ALPA Adds Another Valuable Tool to Its ‘War Chest’

By Kevin Cuddihy, Contributing Writer

At the April Executive Council meeting, ALPA leaders approved final policy language for the Association’s Administrative Manual regarding the Major Contingency Fund (MCF), allowing for an important new use of funds from the Association’s “War Chest.”

The new Contract Implementation program, devised and recommended by ALPA’s Structure, Services, and Finance Review (SSAFR) Committee, provides funding to each ALPA pilot group after the signing of a new collective bargaining agreement to assist with grievances and other implementation issues that tend to occur in the first year of a new contract when management sometimes conveniently “forgets” what it agreed to.

Most important, there’s no application procedure for the funds, no eligibility decision required, and no budget needed for usage of the funds. They’re automatically allocated to the master executive council (MEC) based on a specific formula and provided to the MEC on a monthly basis for one year postcontract.

“I’m extremely excited that ALPA is introducing this new use of MCF funds,” said Capt. Joseph Genovese, the Association’s vice president–finance/treasurer, “and I think it will prove to be immensely valuable to our MECs in the coming months and years.”

A Brief History

The MCF was established in 1985 at a special session of the Board of Directors, following the United Airlines strike of 1985 and the Continental Airlines strike from 1983 to 1985. ALPA’s funds were depleted due the costs associated with the strikes, and action needed to be taken.

The board passed a resolution to increase member dues by 1 percent and use the extra funds to establish the Major Contingency Fund (MCF). The resolution directed that “The MCF may be properly used to provide funding to MECs (a) in advanced stages of negotiations to fund communications-related activities, including strike preparedness, Pilot-to-Pilot® and Family Awareness projects, and (b) during strikes to fund MEC activities.” The resolution was sent to ALPA’s entire membership and was overwhelmingly approved.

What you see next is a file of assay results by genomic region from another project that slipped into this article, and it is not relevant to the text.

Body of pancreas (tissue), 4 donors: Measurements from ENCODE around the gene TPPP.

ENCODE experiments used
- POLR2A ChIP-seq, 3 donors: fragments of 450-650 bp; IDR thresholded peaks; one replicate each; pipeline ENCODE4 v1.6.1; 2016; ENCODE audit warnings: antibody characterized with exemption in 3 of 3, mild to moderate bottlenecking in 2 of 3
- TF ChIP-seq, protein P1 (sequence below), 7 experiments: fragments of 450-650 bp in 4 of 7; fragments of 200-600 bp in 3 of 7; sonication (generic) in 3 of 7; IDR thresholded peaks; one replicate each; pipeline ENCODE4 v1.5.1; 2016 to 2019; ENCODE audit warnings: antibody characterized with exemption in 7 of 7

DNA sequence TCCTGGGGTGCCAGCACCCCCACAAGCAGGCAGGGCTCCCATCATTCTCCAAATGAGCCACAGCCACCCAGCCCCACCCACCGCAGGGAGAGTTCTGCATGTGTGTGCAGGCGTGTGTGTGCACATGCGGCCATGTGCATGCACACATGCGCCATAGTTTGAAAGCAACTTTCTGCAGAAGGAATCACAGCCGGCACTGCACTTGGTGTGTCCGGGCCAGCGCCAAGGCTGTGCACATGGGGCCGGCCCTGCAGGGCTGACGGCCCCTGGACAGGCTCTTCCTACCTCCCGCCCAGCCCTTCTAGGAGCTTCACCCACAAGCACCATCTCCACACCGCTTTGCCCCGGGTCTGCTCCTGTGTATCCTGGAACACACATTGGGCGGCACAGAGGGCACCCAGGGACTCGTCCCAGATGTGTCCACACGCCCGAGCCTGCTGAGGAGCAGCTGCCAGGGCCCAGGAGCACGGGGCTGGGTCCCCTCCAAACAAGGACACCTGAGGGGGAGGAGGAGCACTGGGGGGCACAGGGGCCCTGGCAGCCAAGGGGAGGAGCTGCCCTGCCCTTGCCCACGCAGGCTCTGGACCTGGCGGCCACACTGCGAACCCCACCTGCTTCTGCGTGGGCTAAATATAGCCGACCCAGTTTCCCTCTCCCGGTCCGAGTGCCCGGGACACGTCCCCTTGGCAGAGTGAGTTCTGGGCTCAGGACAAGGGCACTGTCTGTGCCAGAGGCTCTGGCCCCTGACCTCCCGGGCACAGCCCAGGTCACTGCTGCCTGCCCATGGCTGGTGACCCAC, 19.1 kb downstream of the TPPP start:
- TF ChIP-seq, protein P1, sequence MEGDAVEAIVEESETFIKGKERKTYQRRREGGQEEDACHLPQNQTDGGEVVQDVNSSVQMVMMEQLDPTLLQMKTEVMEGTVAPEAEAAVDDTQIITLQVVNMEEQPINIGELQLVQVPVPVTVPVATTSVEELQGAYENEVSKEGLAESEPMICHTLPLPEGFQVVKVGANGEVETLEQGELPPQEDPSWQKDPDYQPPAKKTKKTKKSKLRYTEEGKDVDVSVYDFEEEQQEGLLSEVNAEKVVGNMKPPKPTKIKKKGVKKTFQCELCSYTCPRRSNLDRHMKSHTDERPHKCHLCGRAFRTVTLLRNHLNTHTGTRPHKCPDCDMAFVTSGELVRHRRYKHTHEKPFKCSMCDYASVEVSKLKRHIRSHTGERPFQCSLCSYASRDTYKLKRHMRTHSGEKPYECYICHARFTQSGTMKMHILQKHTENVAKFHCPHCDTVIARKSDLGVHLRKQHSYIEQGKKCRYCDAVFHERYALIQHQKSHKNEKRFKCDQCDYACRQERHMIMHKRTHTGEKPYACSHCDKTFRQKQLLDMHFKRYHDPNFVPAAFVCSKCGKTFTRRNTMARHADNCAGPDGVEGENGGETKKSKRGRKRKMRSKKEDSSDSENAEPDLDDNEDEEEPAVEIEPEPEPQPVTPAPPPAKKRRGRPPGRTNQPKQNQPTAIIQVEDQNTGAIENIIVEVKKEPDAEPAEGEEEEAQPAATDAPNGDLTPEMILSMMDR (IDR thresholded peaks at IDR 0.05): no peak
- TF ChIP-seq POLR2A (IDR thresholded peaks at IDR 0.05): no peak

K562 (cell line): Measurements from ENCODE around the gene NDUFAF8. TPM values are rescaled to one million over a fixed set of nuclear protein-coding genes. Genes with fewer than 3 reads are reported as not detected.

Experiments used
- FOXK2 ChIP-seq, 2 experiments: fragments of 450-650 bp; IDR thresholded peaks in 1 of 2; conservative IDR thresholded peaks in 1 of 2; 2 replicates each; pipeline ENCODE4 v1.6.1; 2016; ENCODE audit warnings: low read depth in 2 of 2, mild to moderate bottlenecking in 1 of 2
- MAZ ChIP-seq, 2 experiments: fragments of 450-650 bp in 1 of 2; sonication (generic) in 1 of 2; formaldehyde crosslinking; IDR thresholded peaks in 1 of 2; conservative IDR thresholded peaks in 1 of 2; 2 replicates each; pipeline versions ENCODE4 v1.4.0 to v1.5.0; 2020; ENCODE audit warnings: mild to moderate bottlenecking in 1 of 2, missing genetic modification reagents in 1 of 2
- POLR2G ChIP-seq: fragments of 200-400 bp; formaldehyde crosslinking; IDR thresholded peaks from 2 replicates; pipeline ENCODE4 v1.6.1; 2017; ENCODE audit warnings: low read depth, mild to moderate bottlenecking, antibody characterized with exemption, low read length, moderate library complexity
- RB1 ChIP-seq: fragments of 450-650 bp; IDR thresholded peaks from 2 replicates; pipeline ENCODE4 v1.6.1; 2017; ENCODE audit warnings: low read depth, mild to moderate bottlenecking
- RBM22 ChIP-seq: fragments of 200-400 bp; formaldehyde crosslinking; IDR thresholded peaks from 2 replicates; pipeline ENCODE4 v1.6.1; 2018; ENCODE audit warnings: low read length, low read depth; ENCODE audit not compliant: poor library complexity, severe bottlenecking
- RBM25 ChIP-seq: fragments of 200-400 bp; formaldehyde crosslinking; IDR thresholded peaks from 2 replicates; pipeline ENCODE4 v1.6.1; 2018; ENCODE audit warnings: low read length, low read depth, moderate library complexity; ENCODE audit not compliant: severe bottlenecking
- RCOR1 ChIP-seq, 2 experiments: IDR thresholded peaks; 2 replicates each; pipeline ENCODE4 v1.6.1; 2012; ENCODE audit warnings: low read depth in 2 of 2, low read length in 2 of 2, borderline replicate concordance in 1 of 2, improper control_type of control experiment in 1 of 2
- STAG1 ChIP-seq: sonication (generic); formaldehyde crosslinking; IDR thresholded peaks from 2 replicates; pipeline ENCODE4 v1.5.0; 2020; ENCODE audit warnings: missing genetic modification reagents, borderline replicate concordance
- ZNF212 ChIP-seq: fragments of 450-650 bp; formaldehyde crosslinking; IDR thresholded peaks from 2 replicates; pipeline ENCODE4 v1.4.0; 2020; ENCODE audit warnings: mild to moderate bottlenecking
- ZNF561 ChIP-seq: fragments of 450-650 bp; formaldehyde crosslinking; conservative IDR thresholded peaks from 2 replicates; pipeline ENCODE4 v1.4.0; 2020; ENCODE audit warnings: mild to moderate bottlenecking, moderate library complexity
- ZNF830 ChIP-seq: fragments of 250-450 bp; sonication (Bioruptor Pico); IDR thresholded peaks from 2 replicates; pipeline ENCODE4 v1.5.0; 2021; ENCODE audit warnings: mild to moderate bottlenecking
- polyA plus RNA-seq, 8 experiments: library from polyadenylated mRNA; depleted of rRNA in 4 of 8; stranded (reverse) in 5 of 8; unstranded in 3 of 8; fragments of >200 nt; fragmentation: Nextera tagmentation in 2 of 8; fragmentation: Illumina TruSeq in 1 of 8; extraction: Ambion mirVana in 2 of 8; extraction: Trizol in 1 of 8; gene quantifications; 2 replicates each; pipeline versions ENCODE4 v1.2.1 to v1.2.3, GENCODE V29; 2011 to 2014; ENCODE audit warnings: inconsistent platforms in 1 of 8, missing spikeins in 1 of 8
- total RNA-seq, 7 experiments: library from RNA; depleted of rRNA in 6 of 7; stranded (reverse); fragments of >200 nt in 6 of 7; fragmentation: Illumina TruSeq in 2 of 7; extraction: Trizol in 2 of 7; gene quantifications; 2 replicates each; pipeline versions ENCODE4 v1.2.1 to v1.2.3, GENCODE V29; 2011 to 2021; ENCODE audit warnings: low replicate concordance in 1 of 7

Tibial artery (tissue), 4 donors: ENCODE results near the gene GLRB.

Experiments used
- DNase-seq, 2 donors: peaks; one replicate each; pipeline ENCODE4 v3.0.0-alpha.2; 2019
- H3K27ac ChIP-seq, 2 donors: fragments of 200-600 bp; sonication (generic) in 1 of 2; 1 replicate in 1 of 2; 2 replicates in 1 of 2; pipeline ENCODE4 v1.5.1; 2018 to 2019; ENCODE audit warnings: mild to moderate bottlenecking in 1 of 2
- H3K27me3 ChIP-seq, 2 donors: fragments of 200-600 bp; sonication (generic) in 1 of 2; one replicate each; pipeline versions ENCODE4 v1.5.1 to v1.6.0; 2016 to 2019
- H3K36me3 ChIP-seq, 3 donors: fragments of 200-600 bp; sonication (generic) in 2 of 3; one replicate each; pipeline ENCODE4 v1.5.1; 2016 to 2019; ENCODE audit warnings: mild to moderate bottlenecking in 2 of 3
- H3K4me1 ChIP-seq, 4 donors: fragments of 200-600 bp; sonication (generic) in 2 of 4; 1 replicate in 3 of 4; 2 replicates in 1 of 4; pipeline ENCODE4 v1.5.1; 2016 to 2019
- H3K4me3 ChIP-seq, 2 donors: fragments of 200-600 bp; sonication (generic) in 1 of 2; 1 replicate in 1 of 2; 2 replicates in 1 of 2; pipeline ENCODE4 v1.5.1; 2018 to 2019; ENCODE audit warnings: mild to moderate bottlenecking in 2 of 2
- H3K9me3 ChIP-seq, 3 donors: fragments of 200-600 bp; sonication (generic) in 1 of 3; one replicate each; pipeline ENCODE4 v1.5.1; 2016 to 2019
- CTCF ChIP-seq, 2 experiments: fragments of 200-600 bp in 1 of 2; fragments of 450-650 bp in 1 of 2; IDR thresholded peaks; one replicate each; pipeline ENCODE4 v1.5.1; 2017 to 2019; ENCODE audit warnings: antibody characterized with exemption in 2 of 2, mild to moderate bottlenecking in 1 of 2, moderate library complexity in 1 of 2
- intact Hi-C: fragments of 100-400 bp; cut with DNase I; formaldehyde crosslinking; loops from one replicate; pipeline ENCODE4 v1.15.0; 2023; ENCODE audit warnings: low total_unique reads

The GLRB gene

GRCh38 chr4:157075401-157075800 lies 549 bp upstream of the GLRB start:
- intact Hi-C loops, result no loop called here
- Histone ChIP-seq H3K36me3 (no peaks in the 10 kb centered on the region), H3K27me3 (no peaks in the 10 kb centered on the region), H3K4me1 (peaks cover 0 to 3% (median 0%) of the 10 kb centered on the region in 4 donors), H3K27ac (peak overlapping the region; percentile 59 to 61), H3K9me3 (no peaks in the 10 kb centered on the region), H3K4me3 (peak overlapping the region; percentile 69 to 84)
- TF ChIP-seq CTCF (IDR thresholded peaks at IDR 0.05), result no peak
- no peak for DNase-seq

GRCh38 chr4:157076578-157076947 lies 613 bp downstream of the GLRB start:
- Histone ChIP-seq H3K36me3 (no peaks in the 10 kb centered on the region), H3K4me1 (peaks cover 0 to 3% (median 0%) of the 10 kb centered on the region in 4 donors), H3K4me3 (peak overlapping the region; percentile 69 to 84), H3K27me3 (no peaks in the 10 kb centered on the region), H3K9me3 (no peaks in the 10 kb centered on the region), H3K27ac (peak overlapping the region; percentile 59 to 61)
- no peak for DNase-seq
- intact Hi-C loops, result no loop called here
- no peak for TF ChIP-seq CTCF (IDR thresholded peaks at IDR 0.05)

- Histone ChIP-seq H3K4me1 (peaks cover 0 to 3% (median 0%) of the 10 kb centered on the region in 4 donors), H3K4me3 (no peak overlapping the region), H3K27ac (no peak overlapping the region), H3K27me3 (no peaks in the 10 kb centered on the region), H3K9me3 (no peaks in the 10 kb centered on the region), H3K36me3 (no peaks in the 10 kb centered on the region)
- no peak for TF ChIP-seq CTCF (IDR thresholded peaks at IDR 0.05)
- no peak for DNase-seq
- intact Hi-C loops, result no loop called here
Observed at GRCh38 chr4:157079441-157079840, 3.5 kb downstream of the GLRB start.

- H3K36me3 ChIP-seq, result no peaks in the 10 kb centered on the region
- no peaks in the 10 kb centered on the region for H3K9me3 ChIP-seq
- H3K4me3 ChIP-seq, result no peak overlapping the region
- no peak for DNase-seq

Over the next decade, $158 million of dues contributions went to the MCF. Much of the money was spent at the time to support additional pilot strikes.

Today, the MCF is most often used to provide grants to assist ALPA’s MECs as pilot groups enter the end stages of contract negotiations.

Pilot groups don’t necessarily use the full amount of an MCF grant, and those amounts they do use are guided by the MEC’s strategic plan, which is approved by the Executive Council. But simply having the money available can provide a boost to the pilot group, even if it’s never used.

Over the years, the Executive Board has expanded the potential uses for the MCF, including litigation and settlements, organizing, capitalization of other funds (including Kitty Hawk), and other expenditures (including interest on debt and unforeseen advocacy campaigns).

Due to usage of the fund, plus reductions resulting from the economic recession of the 2000s, the MCF balance fell to a low of $42.9 million in 2015. That year, the MCF Review Committee recommended a $100 million target level for the fund, which was recently achieved during the pandemic.

The Issue at Hand

As the target level for the MCF approached, the SSAFR Committee was tasked with exploring, among other finance-related issues, additional ways in which MCF funds might be used in the future. The committee almost immediately targeted the postcontract time period as potentially needing further assistance.

“One of the rules for the MCF grants given for endgame negotiations is ‘self-help first,’” explained Genovese. “An MEC must exhaust its own funds before dipping into its MCF grant and spending ALPA’s funds.” But when this happens, it tends to leave an MEC struggling with low balances postsigning and unable to fund important grievances and properly implement the contract.

“An MEC would spend all its money—by design—to get a contract and then enter in this just-as-important implementation phase without any supporting funds,” Genovese added. “We needed to address that.”

The Answer

What came out of the committee, and was eventually approved through the Executive Council and Executive Board, was a brand-new use of MCF funds: the Contract Implementation program. The program provides a grant to each MEC upon ratification of a new agreement and is designed to help with the costs of implementing a contract during a time when many MECs are struggling with funds.